Thomas and Jen are about to have their baby. An exciting time for most any family, established or not. A child, especially a first child, cements the fact that a family will continue past the lives of the parents. Bar any catastrophe. Be it a girl or a boy, in one way or another the lineage continues and for Tom and Jen, the addition of their baby Liam constitutes exciting times.
Due to an occurrence just before Jen gives birth, Tom just misses the actual introduction of Liam into the world. Once he is brought the baby however, things get uncomfortable quickly. Liam is black, and both Jen and Tom are white. Jen immediately goes to work assuring Tom that the baby is his - that it couldn't be anyone from anyone else. Even, a short time later offering to get a paternity test done on Liam. Tom at that moment, says he's not interested. He trusts his wife and that's all that matters. But Tom is human and in saying so, susceptible to the full range of human emotions and flaws. Almost immediately he begins researching genetics and at the office? All Tom's coworkers and Jen's peers think something must be up. Did I mention Tom's best friend is black? And so begins the excellent drama that is "Doubting Thomas" where fear and gossip reign supreme. Jealousy replaces friendship and all hell breaks loose. How does it all end? You'll have to see for yourself but from me to you, this film is highly recommended.
I'll be steering clear of my usual technical breakdown. Why? Because this film looks and sounds great. It's paced excellently and just glides from start to finish. Clearly some real talent was utilized during production and post-production. Excellent work. But I have to say, "Doubting Thomas" really shines in the acting department. Our leads Tom and Jen, portrayed by Will McFadden and Sarah Butler, come across perfectly on screen. The love, the fear, and anger all unfold perfectly and I can't think of any moment that I didn't fully believe what I was watching. It doesn't end there however, even Tom's best friend Ron, played by Jamie Hector felt incredibly real, perfectly potent.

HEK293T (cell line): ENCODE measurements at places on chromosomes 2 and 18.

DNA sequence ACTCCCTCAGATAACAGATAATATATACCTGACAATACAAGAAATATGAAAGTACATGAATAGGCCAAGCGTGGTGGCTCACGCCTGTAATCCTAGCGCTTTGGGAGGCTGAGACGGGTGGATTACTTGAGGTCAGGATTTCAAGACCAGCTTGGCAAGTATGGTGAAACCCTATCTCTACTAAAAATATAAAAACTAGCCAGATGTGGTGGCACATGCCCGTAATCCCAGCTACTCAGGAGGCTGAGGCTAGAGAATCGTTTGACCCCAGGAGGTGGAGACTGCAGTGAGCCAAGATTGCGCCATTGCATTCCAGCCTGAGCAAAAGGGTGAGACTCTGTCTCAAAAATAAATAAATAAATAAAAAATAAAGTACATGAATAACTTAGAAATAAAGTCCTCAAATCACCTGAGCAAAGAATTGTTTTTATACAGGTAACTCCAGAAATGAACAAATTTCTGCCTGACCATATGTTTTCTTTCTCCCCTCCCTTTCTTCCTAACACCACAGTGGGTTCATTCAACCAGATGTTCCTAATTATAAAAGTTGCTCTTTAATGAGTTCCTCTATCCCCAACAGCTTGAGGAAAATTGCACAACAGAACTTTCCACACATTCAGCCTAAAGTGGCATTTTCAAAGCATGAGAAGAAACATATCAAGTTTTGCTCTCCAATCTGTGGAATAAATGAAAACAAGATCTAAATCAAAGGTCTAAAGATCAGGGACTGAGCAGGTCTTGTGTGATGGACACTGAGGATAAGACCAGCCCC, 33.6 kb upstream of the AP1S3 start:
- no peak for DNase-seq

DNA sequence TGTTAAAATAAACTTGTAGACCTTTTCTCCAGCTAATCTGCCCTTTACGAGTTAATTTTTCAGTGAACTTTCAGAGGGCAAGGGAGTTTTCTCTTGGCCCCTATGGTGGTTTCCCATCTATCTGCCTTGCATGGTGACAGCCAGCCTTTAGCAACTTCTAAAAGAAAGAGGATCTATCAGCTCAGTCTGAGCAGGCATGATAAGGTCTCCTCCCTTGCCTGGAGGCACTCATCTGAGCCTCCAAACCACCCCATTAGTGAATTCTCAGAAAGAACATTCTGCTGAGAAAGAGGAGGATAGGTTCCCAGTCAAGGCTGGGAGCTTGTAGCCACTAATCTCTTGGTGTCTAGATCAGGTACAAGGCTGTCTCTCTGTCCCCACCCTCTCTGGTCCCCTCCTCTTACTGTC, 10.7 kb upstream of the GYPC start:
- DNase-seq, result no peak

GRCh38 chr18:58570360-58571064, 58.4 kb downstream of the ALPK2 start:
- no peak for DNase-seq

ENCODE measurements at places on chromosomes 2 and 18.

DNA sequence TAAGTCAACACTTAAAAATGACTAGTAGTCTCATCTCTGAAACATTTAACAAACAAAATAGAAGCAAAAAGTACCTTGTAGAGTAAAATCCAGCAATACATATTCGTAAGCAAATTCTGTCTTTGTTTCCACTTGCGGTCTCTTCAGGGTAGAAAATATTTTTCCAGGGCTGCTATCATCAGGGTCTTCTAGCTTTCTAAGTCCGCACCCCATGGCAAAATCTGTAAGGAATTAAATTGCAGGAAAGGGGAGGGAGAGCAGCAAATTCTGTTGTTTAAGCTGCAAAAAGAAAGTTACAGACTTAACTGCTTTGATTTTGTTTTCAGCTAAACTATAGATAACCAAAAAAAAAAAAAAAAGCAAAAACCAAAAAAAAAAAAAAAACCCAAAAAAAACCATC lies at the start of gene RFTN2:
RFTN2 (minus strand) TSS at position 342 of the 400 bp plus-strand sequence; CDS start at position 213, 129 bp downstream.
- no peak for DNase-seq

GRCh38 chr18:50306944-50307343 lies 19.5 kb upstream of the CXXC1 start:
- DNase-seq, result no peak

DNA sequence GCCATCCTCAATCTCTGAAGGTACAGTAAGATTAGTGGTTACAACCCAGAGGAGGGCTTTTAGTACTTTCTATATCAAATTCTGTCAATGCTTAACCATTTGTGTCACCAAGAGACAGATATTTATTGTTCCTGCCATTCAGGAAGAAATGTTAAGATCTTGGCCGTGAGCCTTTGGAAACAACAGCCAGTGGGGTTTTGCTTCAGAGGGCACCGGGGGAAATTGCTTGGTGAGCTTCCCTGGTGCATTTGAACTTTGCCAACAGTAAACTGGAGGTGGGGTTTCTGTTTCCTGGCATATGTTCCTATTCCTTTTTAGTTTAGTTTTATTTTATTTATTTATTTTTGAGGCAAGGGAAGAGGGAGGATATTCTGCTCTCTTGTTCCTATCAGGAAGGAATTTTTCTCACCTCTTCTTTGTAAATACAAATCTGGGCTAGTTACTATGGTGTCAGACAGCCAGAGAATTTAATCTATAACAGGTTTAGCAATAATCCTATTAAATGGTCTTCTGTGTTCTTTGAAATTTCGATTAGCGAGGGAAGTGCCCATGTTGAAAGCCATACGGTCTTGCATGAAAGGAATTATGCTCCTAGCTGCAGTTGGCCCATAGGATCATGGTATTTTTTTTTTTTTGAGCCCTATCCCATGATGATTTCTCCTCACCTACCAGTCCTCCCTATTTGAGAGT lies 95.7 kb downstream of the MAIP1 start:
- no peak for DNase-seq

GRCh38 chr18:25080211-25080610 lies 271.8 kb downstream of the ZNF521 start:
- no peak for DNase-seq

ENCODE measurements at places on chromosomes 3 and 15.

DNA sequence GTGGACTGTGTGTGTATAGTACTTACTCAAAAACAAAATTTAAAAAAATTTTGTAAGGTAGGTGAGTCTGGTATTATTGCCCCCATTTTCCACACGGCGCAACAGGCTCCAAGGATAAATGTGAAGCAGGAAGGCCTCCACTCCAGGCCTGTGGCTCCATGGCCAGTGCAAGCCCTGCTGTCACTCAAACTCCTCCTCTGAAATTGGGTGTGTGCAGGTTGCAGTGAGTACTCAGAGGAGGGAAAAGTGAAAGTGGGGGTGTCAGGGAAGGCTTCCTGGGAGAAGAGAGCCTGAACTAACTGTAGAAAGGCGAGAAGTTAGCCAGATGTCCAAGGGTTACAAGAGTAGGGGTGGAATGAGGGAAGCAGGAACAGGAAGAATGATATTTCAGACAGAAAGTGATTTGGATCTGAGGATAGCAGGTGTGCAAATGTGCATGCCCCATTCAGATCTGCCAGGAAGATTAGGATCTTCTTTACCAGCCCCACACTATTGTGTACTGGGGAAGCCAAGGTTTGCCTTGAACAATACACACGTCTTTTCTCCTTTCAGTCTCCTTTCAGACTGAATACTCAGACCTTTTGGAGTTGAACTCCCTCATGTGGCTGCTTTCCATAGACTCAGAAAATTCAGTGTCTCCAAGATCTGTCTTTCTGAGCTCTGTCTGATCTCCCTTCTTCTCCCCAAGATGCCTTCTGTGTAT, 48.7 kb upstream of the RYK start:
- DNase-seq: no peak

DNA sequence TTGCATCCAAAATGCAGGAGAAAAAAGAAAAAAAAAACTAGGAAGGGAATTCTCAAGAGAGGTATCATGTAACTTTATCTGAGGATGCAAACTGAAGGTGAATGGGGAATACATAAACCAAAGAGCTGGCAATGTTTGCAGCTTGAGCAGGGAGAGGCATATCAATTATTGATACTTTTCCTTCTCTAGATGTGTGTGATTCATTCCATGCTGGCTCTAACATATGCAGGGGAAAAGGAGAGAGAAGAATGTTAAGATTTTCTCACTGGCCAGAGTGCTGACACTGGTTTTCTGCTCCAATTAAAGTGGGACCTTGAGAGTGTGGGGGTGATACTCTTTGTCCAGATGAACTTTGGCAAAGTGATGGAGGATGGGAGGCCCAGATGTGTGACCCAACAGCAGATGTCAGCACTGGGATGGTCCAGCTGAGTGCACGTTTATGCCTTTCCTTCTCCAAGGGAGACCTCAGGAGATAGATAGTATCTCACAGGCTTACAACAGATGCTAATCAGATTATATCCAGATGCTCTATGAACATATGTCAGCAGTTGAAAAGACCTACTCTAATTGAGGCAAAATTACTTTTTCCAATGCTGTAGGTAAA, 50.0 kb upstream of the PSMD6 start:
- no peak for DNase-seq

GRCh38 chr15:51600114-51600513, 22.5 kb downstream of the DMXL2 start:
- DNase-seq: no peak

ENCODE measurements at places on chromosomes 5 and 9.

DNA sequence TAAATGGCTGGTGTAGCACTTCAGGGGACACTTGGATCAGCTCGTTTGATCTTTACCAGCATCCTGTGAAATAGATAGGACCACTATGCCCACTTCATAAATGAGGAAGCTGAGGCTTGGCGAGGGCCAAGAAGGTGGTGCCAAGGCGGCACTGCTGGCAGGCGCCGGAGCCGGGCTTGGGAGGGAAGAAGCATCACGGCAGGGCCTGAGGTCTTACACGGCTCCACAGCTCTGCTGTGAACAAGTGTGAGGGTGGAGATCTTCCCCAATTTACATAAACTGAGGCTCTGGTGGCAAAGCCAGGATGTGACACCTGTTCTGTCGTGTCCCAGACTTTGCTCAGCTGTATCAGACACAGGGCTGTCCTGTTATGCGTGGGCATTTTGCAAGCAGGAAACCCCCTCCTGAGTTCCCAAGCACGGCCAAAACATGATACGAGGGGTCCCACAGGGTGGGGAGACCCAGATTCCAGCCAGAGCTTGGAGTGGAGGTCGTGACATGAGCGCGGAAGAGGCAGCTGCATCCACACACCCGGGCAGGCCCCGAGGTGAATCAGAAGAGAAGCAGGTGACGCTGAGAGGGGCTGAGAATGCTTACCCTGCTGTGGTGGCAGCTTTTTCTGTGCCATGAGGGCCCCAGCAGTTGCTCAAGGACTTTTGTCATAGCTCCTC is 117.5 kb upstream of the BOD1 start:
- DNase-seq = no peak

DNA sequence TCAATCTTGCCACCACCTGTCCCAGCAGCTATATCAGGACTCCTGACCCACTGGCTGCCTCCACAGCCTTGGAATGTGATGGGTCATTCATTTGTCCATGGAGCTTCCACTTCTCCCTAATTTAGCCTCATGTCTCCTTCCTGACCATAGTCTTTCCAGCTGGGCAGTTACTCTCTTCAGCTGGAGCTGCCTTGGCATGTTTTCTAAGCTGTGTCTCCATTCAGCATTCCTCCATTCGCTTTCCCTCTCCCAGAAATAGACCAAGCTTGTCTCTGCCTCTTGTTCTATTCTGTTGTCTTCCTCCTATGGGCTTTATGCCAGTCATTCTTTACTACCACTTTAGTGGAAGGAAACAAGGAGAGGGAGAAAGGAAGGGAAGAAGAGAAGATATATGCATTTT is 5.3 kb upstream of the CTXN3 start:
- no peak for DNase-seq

The real treat of this film though lays in the supporting characters. We all expect the leads to know what they're doing, but many times the supporting or background characters can knock a film down a peg or two. Not here. Everyone hits their mark and whoever cast this film did an excellent job.
At the end of the day, "Doubting Thomas" is simply great entertainment coming from a great script. Complete with an excellent troupe of actors and some excellent curve-balls thrown into the mix. Using the baby as a springboard, "Doubting Thomas" explores a lot of other aspects of relationships, and what it means to be human. Will McFadden has traversed that huge divide from a four-star, to four and a half star review and nothing else that I could write, will actually do this film any justice. Thumbs up and highly recommended. If you like the genre, give this film a go. Four and a half stars.